Is the U.S. becoming more secular, at least so far as organized religion is concerned?

This recent study by Pew Forum on Religion & Public Life (also using data from General Social Surveys) would say that it is.  Or, more accurately, perhaps, Millennial-age people seem to have less of a strong affiliation with a particular religious group.

Though this is an interesting study to be sure, there are at least 2 sets of variables that I feel the research should have been isolated to a more precise degree:

  • Stage of Life trends vs. Generational trends: In surveying young people about religion, it’s always hard to differentiate religious identification levels that are tied to a particular life stage (ie-people between the ages of 18-29 are less likely to be affiliated with a mosque, synagogue, church or other faith community, even if they are likely to self-identify as religious later in life) from affiliation levels that are tied to genuine generational differences, shaped by the particular zeitgeist of a formative period and persistent throughout the lifetime of an individual who is part of the Millennial cohort.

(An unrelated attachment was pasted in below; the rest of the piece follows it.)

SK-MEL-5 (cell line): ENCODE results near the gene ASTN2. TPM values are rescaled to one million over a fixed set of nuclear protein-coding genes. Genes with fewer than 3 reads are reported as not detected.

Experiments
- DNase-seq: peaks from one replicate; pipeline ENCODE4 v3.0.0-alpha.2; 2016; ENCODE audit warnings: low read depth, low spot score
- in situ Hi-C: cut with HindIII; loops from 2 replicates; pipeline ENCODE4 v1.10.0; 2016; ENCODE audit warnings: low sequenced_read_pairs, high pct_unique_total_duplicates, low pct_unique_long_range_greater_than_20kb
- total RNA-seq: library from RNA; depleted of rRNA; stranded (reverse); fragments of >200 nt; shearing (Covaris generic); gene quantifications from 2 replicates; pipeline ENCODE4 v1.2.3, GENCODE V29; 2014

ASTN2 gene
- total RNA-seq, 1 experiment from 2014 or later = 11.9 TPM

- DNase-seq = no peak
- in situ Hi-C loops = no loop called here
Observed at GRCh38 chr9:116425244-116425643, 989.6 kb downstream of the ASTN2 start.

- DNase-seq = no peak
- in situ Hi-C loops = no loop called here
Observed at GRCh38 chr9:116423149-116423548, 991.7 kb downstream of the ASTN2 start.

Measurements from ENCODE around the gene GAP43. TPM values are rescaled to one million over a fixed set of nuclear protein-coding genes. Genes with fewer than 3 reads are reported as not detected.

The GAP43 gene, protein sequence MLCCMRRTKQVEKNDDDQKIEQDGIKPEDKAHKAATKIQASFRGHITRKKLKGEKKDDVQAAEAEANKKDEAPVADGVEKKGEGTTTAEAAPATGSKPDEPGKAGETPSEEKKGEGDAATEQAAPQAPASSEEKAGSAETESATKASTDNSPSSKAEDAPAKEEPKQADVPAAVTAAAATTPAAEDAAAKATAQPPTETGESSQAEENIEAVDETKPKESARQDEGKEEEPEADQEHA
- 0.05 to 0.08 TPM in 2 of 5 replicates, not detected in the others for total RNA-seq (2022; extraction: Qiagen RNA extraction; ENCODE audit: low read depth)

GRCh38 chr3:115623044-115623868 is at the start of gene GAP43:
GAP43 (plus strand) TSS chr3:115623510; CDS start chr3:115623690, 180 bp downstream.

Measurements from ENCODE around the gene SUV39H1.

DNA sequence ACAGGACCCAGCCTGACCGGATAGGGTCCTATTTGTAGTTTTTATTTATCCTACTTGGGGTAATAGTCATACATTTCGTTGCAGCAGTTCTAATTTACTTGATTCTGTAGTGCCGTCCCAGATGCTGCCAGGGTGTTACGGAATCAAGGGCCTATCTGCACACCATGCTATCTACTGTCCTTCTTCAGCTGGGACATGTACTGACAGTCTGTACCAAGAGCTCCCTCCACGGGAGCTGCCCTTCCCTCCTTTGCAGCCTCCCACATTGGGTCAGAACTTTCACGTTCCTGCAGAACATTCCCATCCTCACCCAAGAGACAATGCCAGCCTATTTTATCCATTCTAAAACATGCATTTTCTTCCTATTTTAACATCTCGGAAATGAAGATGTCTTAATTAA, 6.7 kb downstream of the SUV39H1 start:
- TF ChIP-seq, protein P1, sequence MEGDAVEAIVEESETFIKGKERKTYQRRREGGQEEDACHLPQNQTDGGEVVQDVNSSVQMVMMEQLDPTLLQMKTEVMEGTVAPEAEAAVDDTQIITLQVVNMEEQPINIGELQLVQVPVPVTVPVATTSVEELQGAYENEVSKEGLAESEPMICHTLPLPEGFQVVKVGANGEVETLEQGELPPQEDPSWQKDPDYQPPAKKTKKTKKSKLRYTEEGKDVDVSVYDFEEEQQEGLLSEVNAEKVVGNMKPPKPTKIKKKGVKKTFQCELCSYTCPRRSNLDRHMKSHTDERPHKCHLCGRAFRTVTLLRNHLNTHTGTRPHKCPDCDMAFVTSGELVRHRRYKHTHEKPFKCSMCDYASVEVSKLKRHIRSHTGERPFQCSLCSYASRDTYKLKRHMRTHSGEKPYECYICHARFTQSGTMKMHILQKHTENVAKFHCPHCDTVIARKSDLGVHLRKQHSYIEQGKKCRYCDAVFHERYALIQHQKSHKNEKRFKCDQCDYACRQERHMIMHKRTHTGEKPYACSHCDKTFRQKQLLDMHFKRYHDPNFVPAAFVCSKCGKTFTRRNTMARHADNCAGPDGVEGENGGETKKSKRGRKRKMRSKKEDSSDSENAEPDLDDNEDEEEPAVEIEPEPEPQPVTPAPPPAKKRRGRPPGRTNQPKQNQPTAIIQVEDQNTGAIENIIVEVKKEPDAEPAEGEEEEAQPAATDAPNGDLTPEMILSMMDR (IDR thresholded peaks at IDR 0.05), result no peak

• Religious vs. Spiritual Self-Identification: this proverbial distinction is quite obvious, but measuring degrees of spirituality in the Millennial group could prove instructive.  How many find meaning in supernatural experiences of some sort?

The general reaction to this research has been to seize on the secularizing trend among Millennials and to ask whether the U.S. is on an accelerating path to secularization.  This is an important question to ask.

However, we don’t have a true picture of the degree of secularization until we’ve looked at the big picture–how many find sacred experiences in nature?  How many might say they experience God, or the transcendent or Nirvana outside of a traditional religious context?

To get a more robust picture of Faith in the Future (at least a more robust picture of it as it finds expression in the slice of the world called the United States) we must look to nuanced questions.

Advertisements